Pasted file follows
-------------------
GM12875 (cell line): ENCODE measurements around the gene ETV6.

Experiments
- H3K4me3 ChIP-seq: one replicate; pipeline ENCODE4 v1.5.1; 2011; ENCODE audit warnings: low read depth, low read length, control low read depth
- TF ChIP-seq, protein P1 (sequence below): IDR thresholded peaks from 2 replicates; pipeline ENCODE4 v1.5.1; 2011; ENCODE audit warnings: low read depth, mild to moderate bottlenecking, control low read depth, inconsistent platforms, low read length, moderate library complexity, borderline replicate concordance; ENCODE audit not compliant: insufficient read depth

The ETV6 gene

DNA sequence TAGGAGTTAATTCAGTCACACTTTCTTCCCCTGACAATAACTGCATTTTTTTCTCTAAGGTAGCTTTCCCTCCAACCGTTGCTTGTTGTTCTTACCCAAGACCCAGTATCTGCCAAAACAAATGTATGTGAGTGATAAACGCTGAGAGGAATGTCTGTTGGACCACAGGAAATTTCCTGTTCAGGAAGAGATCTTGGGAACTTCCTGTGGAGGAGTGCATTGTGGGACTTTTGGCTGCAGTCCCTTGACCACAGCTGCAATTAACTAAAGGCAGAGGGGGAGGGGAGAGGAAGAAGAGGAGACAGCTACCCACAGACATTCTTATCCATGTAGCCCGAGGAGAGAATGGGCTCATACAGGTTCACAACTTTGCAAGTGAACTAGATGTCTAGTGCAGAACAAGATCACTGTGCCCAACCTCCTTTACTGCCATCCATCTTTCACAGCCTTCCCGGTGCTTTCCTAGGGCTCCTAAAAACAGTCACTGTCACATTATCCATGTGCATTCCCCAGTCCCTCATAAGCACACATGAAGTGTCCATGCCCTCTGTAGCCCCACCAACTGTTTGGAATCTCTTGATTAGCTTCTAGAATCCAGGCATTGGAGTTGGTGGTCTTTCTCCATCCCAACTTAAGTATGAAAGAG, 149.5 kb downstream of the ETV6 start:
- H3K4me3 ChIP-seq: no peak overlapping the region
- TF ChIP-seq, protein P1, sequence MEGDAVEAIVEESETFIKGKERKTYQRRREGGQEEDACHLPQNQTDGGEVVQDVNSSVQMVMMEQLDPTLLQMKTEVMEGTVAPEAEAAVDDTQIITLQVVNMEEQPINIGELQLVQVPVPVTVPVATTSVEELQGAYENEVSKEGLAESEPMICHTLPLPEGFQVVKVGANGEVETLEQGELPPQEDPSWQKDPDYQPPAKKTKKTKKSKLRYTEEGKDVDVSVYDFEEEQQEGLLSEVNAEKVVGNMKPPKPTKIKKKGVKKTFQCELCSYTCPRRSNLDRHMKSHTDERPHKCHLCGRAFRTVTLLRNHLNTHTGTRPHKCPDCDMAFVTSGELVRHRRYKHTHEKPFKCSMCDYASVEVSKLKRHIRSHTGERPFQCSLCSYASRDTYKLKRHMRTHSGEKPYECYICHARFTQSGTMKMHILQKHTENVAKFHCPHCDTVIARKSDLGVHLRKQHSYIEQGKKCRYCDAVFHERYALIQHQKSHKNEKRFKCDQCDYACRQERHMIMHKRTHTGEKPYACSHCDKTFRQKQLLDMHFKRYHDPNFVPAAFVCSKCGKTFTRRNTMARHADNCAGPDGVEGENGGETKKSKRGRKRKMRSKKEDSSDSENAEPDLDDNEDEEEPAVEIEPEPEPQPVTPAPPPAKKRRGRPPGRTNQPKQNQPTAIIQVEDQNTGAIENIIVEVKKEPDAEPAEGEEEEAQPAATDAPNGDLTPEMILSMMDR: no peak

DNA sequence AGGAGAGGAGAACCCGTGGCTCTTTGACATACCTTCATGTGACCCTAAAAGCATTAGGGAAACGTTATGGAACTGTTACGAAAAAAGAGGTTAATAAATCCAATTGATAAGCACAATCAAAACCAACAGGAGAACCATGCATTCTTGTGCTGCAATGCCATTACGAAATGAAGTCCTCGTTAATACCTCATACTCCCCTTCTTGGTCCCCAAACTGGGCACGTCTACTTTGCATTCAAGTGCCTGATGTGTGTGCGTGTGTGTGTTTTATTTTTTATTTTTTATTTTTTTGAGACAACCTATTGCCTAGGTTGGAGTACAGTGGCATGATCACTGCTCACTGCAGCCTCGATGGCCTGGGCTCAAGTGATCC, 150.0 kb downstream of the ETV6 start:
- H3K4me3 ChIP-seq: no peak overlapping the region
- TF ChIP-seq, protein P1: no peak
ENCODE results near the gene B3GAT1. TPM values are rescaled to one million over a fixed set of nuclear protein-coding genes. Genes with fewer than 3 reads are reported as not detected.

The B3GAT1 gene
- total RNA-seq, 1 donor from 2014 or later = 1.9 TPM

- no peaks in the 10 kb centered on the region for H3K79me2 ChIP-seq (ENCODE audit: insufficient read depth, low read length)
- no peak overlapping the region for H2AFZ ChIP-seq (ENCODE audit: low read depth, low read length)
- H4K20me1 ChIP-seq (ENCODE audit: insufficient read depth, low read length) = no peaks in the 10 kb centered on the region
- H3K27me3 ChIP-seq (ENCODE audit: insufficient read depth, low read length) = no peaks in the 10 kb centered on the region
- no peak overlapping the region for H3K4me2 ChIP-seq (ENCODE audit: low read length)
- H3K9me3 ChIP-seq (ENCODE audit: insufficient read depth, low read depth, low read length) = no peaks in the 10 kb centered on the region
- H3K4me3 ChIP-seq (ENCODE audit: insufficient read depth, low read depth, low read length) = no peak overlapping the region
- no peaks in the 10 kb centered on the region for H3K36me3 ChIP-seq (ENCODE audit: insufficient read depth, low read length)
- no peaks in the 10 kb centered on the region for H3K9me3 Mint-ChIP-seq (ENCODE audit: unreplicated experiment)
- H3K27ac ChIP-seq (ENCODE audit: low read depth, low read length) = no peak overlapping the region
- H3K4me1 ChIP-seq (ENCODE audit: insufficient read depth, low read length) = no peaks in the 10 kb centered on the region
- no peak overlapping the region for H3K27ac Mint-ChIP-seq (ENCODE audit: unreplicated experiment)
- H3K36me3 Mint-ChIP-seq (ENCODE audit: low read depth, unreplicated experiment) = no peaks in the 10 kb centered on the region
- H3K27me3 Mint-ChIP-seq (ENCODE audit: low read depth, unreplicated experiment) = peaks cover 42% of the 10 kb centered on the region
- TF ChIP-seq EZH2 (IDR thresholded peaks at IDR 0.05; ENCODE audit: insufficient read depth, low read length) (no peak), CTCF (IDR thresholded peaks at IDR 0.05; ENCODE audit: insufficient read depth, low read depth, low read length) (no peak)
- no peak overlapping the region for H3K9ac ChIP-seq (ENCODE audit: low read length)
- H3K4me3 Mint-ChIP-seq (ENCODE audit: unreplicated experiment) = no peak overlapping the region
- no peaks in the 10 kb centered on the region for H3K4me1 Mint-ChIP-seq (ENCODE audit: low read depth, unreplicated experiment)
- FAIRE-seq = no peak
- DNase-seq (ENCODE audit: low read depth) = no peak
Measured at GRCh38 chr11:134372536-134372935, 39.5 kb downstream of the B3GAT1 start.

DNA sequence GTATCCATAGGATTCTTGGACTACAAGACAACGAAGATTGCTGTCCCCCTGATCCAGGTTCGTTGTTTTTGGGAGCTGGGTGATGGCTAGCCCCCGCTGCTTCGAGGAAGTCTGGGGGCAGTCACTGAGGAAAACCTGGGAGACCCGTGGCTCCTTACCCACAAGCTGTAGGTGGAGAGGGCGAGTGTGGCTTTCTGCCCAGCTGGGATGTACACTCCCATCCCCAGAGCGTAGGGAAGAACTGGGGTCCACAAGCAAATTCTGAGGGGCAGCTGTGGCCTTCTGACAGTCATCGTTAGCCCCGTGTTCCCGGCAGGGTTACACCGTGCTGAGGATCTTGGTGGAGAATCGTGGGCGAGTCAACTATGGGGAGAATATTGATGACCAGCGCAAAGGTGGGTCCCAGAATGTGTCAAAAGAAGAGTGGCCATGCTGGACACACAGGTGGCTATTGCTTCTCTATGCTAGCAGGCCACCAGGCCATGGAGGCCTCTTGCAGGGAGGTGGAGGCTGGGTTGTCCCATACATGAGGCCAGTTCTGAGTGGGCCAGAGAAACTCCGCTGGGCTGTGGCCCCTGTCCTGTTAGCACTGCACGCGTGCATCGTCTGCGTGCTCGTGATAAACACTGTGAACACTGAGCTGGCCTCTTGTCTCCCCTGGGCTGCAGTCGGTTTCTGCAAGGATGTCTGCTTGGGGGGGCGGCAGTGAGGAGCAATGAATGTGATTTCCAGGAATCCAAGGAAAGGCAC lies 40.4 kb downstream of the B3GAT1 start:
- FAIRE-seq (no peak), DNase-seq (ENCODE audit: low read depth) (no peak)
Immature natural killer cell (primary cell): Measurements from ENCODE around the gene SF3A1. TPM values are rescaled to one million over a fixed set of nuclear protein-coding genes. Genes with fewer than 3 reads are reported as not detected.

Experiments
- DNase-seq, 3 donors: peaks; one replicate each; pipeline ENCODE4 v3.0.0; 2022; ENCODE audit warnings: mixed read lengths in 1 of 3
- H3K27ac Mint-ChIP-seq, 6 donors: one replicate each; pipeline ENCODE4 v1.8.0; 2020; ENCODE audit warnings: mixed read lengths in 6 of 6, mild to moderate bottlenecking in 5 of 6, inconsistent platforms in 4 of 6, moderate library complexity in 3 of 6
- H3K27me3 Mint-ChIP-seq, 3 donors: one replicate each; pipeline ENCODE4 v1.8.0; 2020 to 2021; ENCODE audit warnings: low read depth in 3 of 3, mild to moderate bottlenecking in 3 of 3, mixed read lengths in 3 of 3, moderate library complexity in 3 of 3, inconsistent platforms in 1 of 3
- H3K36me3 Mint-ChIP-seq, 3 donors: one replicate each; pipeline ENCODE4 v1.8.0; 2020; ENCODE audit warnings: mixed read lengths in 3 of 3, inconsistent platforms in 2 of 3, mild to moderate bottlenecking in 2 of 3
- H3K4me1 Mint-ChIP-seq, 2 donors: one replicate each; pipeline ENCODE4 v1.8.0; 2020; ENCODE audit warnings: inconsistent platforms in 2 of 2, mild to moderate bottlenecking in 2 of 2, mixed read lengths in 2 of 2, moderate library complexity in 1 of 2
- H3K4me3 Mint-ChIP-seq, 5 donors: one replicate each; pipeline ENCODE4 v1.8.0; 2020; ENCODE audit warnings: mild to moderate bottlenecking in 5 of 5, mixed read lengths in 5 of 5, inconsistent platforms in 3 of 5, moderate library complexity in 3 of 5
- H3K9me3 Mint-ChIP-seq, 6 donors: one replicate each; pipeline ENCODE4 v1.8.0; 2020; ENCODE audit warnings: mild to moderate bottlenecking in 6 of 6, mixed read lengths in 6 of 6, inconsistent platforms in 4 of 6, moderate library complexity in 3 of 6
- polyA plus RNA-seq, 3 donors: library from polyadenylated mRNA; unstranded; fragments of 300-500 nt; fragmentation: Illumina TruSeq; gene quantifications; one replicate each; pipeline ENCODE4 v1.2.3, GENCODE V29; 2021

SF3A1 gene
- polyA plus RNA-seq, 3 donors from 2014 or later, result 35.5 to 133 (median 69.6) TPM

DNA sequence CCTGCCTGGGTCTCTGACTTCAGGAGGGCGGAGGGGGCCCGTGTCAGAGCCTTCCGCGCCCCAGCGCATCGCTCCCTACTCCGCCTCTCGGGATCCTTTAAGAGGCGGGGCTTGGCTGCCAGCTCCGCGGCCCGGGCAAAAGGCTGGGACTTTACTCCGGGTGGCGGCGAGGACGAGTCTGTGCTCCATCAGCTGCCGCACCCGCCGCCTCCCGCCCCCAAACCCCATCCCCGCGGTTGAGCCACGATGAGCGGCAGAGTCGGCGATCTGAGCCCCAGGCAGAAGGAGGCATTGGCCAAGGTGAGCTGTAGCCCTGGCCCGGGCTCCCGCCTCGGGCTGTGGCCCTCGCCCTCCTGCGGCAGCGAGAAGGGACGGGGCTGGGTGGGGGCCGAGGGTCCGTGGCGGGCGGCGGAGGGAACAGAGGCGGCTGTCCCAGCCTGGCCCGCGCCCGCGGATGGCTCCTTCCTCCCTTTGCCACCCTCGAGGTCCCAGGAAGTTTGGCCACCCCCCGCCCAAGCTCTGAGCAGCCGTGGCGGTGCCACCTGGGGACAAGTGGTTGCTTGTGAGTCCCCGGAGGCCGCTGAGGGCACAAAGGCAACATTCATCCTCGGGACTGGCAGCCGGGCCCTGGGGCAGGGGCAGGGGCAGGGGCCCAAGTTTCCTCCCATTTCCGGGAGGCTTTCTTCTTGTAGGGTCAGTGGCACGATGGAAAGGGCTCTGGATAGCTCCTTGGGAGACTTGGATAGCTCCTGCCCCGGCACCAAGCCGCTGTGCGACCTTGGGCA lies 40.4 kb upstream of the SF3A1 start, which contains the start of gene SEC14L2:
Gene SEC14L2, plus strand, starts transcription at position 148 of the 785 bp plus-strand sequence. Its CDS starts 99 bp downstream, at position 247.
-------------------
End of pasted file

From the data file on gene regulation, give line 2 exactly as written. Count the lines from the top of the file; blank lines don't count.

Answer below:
Experiments